When the tourist gates closed back in April, everyone thought that this would be a temporary setback. Like the Bali bombings, or the eruptions of Mount Agung, this was just another hiccup in Bali’s unpredictable tourist game. Now, nearly nine months later, that thinking has long subsided and the island’s economy (along with that of it’s inhabitants) continues to dwindle.
This was a difficult reality for restaurateur Dean Keddel, whose two popular restaurants, Ginger Moon Canteen and Jackson Lily’s, have long been favourite hotspots for international, and in particular Australian, visitors.
Located along two of Bali’s most thriving (or should we say previously thriving) eat streets, Oberoi and Jalan Raya Seminyak, diners would come in to savour delicious fusion creations at both venues. Dean, also the Executive Chef of the restaurants, served creative east-meets-west cuisine which would fly out the kitchen, with suckling pig pizzas or rendang baos quenching the curiosity of patron’s palates.
But, that success was incredibly dependent on the millions of international visitors that filled up the Seminyak streets, and both Ginger Moon and Jackson Lily’s have remained shut for 8 months.
“Yet again, Bali finds itself in a crisis situation,” shares Dean. “This pandemic has reaped havoc amongst families and communities, as well as costing the economy billions of dollars.” While Dean normally employs 130 staff over his two venues, he says he has now had to cut back to a core of 50 – even then Dean has found it difficult to keep up the well-being and morale of his staff and their families.
“I found myself sitting amongst the chaos wondering what I could do,” he admits. “So I thought I would make my staff active by providing a project that we could all get involved in. We began collecting favourite family recipes that have been handed down through the generations of their families and then we expanded to ask local Warung [traditional eateries] cooks for theirs.”
Working within his and his team’s expertise – i.e. food! – the result will be a beautiful, large hardcover cookbook. However, this isn’t an ordinary list of recipes, the cookbook will incorporate the very essence of Bali, sharing stories of the island’s communities and families, with local recipes and even a collection of favourite recipes from both the restaurants. Flavourful secrets will be revealed!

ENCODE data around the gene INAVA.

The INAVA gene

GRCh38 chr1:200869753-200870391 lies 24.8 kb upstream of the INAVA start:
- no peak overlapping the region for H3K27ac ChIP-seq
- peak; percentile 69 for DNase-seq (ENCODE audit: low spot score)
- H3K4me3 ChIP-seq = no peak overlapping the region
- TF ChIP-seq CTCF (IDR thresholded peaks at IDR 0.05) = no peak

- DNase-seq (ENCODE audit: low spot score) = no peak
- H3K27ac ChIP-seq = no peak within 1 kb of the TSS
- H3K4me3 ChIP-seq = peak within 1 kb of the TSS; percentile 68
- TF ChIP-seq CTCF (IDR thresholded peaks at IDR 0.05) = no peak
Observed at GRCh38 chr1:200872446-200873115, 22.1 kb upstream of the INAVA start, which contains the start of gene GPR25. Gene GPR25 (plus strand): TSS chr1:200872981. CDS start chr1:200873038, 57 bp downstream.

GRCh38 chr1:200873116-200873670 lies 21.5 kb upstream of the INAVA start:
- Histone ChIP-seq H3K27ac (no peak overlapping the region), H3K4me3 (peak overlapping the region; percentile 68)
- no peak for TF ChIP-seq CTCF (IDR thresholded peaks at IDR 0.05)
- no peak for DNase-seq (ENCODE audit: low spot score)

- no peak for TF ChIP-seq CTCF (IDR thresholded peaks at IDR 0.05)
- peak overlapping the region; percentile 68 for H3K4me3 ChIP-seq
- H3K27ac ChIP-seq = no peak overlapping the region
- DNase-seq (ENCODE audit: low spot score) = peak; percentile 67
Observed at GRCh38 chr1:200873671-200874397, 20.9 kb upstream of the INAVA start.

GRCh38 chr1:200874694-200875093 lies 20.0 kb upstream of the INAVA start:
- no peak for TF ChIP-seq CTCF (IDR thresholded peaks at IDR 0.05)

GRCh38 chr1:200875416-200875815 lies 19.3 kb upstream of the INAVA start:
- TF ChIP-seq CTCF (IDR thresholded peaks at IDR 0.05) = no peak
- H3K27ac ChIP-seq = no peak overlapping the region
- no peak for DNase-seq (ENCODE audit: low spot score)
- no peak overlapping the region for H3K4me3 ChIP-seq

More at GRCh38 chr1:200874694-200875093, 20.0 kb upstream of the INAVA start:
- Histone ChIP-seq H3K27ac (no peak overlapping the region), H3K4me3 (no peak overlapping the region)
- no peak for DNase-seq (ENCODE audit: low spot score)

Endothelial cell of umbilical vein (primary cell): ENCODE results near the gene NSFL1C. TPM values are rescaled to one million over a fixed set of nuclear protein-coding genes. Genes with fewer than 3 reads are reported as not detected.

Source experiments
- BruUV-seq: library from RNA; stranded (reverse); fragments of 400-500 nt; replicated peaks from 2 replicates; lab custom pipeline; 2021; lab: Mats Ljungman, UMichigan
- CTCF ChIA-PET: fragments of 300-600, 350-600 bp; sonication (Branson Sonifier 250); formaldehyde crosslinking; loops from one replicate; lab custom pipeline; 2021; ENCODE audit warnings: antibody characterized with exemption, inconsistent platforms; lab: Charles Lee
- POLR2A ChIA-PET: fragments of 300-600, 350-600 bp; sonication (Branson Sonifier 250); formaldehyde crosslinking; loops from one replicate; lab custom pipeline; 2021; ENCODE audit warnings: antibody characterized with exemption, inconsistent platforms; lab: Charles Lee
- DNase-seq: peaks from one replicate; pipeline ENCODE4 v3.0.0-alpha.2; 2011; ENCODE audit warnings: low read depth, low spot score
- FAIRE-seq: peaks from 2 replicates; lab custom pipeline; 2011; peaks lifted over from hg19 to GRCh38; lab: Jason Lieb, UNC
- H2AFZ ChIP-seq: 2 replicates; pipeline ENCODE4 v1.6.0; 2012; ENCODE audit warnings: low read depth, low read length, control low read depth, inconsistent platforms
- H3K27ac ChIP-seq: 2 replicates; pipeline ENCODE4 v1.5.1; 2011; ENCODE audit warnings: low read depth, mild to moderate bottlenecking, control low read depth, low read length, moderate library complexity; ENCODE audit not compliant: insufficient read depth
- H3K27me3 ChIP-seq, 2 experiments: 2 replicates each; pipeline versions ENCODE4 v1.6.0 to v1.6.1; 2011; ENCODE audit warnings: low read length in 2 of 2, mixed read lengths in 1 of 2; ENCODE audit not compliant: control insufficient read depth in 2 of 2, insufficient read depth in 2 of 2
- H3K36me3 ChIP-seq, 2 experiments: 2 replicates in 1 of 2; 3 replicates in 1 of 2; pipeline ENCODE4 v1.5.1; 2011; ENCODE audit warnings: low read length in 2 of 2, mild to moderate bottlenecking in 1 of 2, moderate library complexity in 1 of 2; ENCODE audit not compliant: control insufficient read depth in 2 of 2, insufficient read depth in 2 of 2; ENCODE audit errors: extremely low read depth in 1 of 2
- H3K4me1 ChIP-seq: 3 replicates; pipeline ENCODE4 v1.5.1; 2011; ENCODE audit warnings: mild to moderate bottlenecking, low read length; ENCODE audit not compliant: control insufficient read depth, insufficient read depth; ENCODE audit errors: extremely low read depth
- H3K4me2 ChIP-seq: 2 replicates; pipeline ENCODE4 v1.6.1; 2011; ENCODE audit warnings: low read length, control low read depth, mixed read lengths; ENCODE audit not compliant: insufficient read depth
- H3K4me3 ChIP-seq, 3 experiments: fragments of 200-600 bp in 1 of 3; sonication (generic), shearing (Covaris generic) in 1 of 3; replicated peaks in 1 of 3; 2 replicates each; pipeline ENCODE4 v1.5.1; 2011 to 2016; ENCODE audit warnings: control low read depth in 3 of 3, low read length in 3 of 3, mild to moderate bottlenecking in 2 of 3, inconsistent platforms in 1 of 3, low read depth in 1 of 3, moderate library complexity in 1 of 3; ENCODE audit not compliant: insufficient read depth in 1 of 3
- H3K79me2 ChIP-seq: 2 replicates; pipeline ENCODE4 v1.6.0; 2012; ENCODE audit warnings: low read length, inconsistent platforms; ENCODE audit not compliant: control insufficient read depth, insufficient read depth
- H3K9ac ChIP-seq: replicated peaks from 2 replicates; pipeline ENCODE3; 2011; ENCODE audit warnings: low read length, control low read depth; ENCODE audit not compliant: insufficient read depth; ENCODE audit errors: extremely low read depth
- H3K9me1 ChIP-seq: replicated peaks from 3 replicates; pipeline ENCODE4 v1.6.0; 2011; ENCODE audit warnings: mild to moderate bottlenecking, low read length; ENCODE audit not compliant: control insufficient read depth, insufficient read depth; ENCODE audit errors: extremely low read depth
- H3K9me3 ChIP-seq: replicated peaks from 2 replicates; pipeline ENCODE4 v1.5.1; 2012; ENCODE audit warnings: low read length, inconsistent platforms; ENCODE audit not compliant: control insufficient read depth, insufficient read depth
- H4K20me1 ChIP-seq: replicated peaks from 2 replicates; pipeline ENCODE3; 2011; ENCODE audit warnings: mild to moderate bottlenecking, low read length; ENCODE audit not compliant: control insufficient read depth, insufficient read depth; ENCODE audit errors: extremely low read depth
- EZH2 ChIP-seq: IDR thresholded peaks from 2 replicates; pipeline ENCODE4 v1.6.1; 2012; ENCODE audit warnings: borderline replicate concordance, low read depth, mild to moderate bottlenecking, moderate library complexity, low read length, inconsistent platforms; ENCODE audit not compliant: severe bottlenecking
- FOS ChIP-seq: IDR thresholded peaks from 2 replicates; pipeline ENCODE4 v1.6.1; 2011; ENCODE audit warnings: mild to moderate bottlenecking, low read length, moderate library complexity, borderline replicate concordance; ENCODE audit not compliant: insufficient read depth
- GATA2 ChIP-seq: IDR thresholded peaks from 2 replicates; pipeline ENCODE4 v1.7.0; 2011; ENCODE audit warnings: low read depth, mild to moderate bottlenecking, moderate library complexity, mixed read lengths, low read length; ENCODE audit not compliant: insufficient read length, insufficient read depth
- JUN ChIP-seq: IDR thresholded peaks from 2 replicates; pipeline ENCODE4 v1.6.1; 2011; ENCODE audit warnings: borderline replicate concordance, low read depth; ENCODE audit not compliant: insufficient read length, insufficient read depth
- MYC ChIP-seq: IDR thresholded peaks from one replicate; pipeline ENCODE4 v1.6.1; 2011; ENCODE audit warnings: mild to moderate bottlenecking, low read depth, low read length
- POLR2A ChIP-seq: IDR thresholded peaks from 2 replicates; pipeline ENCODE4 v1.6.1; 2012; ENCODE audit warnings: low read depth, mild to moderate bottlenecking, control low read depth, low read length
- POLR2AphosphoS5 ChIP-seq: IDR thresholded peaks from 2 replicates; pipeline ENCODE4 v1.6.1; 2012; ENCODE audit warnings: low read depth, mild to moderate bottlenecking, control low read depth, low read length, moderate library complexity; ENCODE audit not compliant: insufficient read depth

The cookbook is titled Our Bali, Your Bali (Bali Kita, Kali Kamu), as it captures the very essence of what people love about the island – the sense of togetherness. What’s more, for those abroad and unable to come Bali, these stories and recipes are a way of reconnecting and even experiencing a piece of the island in their own home through food. A taste of Bali, if you will.
A Fundraising Effort
Beyond the amazing recipes and stories told through the book, its main objective is to raise funds for five key charities on the island.
“The charities we have chosen are the backbone of Balinese society – they support the poor and vulnerable at the best of times,” explains Dean. “Now with this pandemic, many more families have joined the ranks of the needy, while the charities have found themselves unable to raise their normal funds.”
The five charities that will receive funding from the project are:
• Bali Children’s Foundation – helping thousands of local children to complete school and to find employment.
• Scholars of Sustenance – combatting the effects of COVID-19 by providing nutrition to those in need.
• Friends of the National Parks Foundation – working to protect wildlife and their habitats, at the same time supporting local communities.
• East Bali Poverty Project – helping people to help themselves
• Bali Wise by R.O.L.E Foundation – empowering marginalised women through skills education, as a means to develop sustainable communities.
How can you help?
The cookbook is currently seeking funding by asking people to pre-order books from the crowd funder. The campaign is called Bali Needs Our Help and Dean is keen to ask anybody in Bali, Indonesia and internationally to support the cause by purchasing one the nooks.The project aims to raise over $100,000 with proceeds going to the five local charities which have been badly hit.
If you have ever visited Bali or plan to enjoy some time on our tropical island,” continued Dean, “please support us and buy a book. I promise you’ll love all the stories, photos and local recipes.
Bali’s warm and sincere hospitality has been captured between the covers in order for us to bring our precious Bali to you”.